Margaret Murray is the writer most associated with these theories. In the early twentieth century, after a successful career as an Egyptologist, she decided to study a topic she apparently knew nothing about — medieval Christian history. She took the "confessions" wrung from the supposed Gothic Witches and compared their artificially constructed similarities (caused by the Inquisitors' use of torture manuals such as the Malleus) with collections of folk beliefs and customs from England, Brittany and Italy. The major conclusions she came to in her book The Witch-Cult in Western Europe, first published in 1921, were astonishing, at least to modern scholars.

Murray argued that there had been a gigantic, anti-Christian cult in medieval Europe, only it had been Pagan instead of Satanic. Furthermore, the leaders of this cult might have been witches, as the descendants of the postulated priestesses of "the Old Religion." This religion, she speculated, was a belief system based on the worship of Diana (and Her male counterpart Dianus!)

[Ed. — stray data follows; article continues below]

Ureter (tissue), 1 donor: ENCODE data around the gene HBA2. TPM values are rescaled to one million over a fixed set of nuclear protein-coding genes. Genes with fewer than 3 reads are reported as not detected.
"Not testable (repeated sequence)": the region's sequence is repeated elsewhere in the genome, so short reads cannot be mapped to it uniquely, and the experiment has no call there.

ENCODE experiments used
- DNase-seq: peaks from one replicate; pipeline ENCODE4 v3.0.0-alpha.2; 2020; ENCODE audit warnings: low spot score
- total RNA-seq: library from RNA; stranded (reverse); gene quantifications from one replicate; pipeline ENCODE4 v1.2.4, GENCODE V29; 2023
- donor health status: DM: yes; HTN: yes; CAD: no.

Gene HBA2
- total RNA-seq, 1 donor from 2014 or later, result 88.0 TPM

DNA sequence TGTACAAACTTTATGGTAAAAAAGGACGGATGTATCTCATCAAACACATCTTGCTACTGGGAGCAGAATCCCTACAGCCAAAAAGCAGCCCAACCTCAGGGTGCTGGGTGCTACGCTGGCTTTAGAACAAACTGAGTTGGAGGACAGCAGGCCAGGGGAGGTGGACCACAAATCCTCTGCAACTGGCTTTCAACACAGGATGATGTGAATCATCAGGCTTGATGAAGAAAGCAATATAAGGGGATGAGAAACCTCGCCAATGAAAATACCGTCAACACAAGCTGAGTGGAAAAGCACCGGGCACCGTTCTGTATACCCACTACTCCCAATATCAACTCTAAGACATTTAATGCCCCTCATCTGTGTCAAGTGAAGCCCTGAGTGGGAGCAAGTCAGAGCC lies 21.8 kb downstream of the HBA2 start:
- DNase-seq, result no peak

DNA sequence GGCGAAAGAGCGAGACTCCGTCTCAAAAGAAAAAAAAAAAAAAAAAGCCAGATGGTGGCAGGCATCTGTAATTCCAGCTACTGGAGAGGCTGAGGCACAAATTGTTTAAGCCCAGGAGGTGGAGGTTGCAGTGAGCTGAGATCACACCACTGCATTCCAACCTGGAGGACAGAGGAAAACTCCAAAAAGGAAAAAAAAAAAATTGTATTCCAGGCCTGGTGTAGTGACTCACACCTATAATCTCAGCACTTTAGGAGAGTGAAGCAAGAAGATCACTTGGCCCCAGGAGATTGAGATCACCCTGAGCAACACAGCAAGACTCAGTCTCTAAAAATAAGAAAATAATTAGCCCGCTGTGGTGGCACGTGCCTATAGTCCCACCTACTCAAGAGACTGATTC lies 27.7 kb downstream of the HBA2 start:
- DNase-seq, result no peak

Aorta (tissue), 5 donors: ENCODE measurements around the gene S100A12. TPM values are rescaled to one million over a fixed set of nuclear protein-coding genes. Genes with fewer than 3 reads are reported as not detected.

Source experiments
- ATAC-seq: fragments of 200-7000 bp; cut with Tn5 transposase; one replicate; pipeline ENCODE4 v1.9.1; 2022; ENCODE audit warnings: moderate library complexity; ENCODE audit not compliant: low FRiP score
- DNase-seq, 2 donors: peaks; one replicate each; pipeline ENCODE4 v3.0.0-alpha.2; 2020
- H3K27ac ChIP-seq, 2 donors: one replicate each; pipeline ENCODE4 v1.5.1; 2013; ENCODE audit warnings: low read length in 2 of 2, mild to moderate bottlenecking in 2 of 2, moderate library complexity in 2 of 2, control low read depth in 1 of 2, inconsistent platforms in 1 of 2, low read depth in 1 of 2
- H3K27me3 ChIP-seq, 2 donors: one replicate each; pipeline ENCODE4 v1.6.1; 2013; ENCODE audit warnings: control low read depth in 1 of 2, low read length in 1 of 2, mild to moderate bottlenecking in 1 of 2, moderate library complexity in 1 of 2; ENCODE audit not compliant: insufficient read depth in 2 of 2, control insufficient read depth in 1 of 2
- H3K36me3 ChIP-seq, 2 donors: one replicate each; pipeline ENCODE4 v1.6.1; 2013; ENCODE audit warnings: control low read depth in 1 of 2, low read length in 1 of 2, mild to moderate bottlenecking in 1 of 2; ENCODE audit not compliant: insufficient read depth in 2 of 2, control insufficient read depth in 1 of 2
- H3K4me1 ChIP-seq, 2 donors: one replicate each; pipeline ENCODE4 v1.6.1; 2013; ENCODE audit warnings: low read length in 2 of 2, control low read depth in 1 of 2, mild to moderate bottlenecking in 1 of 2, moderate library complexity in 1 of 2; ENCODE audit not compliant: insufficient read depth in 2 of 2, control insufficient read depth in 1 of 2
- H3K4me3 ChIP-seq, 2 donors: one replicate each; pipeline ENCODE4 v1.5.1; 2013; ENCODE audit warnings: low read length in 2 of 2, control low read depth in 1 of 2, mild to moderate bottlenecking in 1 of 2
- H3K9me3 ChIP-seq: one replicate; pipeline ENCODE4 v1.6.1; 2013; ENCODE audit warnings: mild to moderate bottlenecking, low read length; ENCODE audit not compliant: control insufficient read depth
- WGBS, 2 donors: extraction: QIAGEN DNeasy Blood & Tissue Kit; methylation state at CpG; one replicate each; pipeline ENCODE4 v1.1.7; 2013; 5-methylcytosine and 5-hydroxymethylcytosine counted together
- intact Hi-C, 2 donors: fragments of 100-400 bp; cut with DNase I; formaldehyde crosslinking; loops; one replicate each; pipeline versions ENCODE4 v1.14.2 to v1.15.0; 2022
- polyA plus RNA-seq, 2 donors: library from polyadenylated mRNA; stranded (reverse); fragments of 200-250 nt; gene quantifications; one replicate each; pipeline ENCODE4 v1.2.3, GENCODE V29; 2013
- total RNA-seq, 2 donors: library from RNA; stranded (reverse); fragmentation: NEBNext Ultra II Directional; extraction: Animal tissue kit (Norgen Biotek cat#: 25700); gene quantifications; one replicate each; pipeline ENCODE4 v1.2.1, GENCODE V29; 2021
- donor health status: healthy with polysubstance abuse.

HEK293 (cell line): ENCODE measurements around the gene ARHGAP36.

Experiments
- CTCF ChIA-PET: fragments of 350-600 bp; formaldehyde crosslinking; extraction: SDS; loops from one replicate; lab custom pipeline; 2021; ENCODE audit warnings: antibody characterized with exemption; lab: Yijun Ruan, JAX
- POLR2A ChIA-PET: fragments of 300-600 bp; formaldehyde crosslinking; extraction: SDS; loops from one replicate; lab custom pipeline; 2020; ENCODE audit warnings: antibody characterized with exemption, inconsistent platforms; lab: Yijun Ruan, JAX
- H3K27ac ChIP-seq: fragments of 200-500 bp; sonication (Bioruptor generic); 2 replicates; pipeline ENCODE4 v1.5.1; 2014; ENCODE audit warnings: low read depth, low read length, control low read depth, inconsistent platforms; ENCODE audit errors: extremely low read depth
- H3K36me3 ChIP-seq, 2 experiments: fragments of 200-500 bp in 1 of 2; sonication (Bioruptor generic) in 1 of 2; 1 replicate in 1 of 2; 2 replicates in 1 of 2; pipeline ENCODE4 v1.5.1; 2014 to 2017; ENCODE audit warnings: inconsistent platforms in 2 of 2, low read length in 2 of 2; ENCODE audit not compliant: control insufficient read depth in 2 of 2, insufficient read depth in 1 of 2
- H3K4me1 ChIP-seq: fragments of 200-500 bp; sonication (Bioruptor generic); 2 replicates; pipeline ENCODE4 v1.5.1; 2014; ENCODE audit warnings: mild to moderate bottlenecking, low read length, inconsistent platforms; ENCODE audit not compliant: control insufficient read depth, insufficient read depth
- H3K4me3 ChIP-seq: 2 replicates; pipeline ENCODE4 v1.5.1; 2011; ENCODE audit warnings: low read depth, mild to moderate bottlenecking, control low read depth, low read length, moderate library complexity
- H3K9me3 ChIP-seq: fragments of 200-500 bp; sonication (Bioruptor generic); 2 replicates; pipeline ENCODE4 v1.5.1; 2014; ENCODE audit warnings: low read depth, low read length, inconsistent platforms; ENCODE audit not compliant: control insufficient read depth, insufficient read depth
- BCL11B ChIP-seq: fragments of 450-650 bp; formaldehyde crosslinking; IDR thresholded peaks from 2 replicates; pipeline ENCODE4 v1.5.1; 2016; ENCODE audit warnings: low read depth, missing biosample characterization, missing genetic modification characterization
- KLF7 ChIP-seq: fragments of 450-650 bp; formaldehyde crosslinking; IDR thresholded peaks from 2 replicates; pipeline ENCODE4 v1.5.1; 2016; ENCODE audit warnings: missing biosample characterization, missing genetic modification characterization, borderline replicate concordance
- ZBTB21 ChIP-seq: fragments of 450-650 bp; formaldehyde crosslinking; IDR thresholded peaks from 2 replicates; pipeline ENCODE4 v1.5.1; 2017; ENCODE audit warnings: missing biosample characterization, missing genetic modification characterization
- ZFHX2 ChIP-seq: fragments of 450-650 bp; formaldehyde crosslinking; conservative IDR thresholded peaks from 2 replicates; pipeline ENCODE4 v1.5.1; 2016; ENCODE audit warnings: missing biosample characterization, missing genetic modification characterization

and was so well organized that every witch in Europe had essentially the same theology, ethics, cosmology, and rituals.

A "Dianic Witch" (Murray was the first to use this term) could supposedly travel from Denmark to Italy, from England to Poland and be accepted into the local services. This, she said, was why the persecutions happened — there really was a gigantic threat to Christianity, only it was run by Pagan witches.

This is an important theory that needs discussion, for many Neopagan Witches and Feminist Witches (see Chapters 8-10) accept it as "proven" and it has been published as absolute truth in many books, including a few encyclopedias (Murray wrote the Britannica entries on witchcraft for several editions).